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Drizzle: a data comics for climate change action

People: Zijing SONG, Yating SUN, RAY LC

Year: 2021

Venues: Floating Projects JCCAC, IASDR 2021 (Design object accepted), ICIDS 2021 (Demo paper published), DACA 2021 (Full paper accepted)

Climate change is difficult to grasp due to the remote nature of its action compared to immediate timeframes and surroundings, so arguments and statistics about its occurrence can fall on deaf ears, especially for science skeptics and climate change deniers, who interpret such persuasive strategies of political rhetoric. True change of people's opinions and habits requires not debates and data, but rather personal stories that align the viewer's own objectives with those of climate action. To show the consequences of climate change in data form that is palatable to climate change skeptics, we adapt a narrative strategy to show the data of climate change, creating a covert visual narrative in manga form showing both the ideals espoused by climate action and the climate change data in a visual narrative framework. These comic stories are presented for particular goals of climate action , such as individual responsibility, long-term vision, and collective conservation strategies, utilizing design fiction to narratively engage antagonistic viewpoints. To encourage audience involvement the full spread of the comic is presented on the wall of the gallery to allow visitors to read and share with others, immerse each other in the data it presents, and visually engage with the personal virtues that align with climate action without utilizing overt forms of argumentation and policy discussion.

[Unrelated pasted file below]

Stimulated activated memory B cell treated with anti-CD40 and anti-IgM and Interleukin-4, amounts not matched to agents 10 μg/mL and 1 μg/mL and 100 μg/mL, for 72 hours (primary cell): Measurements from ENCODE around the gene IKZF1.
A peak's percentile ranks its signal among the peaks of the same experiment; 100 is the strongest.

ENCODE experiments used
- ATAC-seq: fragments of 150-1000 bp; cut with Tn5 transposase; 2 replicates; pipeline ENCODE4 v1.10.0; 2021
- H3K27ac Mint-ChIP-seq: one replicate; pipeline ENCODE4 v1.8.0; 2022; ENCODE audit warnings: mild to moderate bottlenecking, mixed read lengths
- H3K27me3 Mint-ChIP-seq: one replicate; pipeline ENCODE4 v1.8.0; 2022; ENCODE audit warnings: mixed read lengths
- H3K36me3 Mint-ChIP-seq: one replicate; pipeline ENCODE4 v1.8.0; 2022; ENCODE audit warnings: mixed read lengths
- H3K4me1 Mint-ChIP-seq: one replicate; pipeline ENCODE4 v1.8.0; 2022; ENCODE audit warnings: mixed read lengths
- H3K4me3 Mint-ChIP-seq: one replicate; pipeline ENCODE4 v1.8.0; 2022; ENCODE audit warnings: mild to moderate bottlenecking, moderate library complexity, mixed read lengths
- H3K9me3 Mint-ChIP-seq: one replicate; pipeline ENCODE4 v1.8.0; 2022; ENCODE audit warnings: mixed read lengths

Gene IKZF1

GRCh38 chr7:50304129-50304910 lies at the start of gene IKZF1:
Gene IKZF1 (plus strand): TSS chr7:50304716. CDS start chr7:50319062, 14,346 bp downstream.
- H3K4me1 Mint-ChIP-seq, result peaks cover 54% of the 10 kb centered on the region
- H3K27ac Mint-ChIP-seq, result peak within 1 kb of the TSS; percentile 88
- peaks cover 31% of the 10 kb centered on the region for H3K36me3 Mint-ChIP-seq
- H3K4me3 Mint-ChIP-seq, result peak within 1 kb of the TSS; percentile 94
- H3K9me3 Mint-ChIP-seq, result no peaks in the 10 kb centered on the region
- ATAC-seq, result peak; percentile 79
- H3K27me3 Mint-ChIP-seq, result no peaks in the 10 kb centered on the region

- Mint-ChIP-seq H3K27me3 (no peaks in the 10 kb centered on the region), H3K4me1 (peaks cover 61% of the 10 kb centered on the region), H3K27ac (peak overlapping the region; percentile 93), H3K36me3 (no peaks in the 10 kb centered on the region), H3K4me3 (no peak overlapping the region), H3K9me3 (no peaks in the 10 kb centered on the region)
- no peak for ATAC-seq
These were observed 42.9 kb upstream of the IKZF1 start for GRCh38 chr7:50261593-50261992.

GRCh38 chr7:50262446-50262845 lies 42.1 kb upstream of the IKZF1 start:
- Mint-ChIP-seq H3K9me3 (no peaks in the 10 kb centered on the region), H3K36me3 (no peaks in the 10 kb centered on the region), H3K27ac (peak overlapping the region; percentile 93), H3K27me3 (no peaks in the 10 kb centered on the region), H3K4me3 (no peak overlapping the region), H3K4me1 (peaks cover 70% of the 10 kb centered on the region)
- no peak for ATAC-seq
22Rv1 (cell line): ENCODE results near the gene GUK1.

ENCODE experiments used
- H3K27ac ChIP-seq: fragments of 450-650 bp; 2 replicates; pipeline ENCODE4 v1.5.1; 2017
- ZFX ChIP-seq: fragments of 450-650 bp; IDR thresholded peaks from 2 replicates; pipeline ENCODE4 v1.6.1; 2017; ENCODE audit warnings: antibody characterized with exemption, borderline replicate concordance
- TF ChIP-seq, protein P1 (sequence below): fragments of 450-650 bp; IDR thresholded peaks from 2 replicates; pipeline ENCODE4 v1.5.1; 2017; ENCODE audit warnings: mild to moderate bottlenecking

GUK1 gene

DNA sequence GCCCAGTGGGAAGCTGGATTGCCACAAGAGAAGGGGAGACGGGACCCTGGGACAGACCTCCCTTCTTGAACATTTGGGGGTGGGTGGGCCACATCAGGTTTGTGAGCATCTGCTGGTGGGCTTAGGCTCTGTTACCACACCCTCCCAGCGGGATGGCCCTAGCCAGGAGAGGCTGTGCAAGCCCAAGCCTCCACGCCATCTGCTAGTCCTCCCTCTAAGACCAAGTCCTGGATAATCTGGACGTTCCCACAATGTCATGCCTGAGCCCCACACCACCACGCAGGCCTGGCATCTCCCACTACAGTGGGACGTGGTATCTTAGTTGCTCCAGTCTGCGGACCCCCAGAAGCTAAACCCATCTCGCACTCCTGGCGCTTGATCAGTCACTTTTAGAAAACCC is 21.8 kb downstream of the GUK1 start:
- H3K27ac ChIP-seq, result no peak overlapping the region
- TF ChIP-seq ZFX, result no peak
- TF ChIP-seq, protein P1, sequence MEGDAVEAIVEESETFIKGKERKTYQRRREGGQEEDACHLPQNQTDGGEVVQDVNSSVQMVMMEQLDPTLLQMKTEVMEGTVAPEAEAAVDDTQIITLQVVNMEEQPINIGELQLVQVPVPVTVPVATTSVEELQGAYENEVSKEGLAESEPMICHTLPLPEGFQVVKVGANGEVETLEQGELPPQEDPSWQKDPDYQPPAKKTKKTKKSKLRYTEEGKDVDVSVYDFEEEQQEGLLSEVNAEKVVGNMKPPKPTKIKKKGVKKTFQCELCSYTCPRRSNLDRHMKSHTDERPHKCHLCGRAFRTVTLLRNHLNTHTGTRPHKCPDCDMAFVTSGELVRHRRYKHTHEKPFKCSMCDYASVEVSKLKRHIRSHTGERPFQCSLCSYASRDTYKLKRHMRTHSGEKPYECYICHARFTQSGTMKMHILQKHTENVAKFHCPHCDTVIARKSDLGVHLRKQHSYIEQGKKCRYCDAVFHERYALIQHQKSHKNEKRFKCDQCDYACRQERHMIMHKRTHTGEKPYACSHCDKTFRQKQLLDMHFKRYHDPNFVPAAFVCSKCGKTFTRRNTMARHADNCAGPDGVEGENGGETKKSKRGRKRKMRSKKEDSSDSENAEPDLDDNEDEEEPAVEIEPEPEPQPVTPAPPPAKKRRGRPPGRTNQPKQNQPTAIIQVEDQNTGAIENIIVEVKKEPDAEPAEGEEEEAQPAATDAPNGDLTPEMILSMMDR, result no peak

Climate Fiction for Social Purpose:
A Collaborative Workshop in Interactive Prototyping

In conjunction with ICIDS 2021, Tallian

Date: 7 DEC 2021

Organizers: RAY LC (City University of Hong Kong), Zijing SONG (City University of Hong Kong), Dana L. Little (University of Maryland Eastern Shore), Joseph Lindley (Lancaster University), and Mark Blythe (Northumbria University)

Website link:

Designing interactive systems for the purpose of social good such as public health and climate action often involves tradeoffs in methods, policies, and costs, rather than discussions about purpose and narrative goals. However, public persuasion often fails when given in explicit forms like rules and regulation, but rather relies on implicit influences like storytelling and social narratives. To introduce collaborative design for public good purposes, we use a design fiction methodology to provoke storytelling based on fictional prompts. The participants will take turns negotiating a story that develops a message for a hypothetical objective. To test the collaboratively arrived story, they then prototype a digital system that embeds the narrative in its core use case, grounding the exercise in its everyday application. Participants learn to apply design fiction methods in concrete applications of designing for social good.

Design Fiction

I am working on narrative design for climate change action.